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Julius Mägiste as a researcher of the Finnic dialects spoken in Estonian Ingermanland



December 19, 2015 is the 115th anniversary of the birth of Estonian linguist Julius Mägiste. One of the earliest scholarly studies by Mägiste was his Master’s thesis Rosona (Eesti Ingeri) murde pääjooned („The main features of Rosona (Estonian Ingermanland) dialect”), defended in 1923 and published in 1925, which provides a systematic survey of two dialects spoken in the western part of Ingermanland. The linguists of the time did not consider Ingrian a separate language, but rather classified it among Finnish dialects. In his study Mägiste has grouped the dialects discussed in his thesis by the religious affiliation of the speakers, namely, Lutherans are soomlased ‘Finns’, while the Greek Catholics are ingrikud ehk isurlased ‘Ingrians, or Izhorians’. The press and officials of the new Estonian Republic were not particularly consistent in their reference to the inhabitants of Estonian Ingermanland either. In order to collect material for his Master’s thesis Mägiste conducted fieldwork in Estonian Ingermanland in 1922, supported by an allowance from the Mother Tongue Society. He replenished his collection in the spring and August of 1923. A survey of Mägiste’s first trip to the region was published in the journal Eesti Keel in 1922, and this was his first publication. Beside the language situation in Estonian Ingermanland he also touched upon the local educational and cultural life. At the early age of 28 Mägiste was elected Extraordinary Professor of Finnic Languages of the University of Tartu, on which occasion his scientific contribution, including his Master’s thesis was highly commended by his proponents Lauri Kettunen, Julius Mark and Andrus Saareste.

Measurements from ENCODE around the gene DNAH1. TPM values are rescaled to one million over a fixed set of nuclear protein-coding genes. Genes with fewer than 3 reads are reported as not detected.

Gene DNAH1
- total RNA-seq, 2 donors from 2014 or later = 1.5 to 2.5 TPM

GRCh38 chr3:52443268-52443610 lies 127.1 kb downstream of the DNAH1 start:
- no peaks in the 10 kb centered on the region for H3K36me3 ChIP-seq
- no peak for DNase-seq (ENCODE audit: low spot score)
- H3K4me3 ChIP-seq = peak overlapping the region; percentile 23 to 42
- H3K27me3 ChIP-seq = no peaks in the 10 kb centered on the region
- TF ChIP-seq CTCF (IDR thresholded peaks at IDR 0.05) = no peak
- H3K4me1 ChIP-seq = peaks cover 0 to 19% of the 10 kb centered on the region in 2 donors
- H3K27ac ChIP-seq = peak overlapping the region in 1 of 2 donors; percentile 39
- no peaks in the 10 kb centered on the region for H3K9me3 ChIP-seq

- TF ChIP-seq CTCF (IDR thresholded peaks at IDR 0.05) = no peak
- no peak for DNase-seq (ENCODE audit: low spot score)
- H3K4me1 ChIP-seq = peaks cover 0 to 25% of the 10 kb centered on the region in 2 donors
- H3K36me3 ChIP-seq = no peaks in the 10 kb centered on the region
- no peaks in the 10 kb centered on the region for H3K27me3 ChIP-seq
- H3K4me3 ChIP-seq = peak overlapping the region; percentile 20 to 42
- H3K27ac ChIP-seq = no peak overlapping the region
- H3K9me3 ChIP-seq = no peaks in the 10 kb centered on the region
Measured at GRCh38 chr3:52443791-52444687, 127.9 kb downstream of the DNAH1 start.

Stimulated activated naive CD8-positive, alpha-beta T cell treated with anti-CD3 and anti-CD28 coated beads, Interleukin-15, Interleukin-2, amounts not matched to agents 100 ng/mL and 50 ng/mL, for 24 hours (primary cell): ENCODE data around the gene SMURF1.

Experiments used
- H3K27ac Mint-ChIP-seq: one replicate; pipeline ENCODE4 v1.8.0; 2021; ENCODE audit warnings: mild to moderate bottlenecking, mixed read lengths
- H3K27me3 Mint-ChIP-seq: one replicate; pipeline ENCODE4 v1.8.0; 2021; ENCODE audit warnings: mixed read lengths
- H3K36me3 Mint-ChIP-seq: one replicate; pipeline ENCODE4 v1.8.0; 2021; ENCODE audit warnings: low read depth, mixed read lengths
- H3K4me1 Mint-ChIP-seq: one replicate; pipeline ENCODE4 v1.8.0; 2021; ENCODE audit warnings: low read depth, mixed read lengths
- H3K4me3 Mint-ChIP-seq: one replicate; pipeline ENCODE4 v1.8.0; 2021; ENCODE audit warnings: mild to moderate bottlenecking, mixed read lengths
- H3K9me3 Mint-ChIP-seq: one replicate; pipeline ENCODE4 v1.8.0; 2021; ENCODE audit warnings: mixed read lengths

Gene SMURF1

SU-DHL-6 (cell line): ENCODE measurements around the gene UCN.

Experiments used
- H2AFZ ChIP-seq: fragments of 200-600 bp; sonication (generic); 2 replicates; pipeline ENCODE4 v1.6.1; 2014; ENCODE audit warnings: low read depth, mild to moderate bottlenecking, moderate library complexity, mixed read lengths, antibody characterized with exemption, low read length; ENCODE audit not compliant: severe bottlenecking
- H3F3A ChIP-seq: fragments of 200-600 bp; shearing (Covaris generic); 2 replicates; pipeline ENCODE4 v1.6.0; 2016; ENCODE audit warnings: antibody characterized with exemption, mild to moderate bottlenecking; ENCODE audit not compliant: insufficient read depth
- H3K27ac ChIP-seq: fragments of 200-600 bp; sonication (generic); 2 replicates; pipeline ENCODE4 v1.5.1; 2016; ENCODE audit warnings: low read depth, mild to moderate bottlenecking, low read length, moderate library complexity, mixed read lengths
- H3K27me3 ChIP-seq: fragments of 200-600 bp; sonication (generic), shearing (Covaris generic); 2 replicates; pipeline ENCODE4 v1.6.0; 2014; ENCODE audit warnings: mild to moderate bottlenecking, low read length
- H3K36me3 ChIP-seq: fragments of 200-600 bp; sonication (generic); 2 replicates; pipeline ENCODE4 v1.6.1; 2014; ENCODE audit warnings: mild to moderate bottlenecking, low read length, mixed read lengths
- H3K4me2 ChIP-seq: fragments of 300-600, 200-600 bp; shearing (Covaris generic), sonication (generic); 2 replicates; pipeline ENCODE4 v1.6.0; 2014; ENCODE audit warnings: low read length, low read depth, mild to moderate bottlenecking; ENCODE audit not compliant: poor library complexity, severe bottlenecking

In 1937, Mägiste finished a 250-page manuscript of West-Ingrian texts with a glossary, but it was not published. Furthermore, the manuscript fell victim to WW II and it remains lost to this day. Although numerous later publications by Mägiste often contain examples from the language varieties used in Estonian Ingermanland, his Master’s thesis was the first and last special study devoted to the Ingrian dialects spoken in Estonia.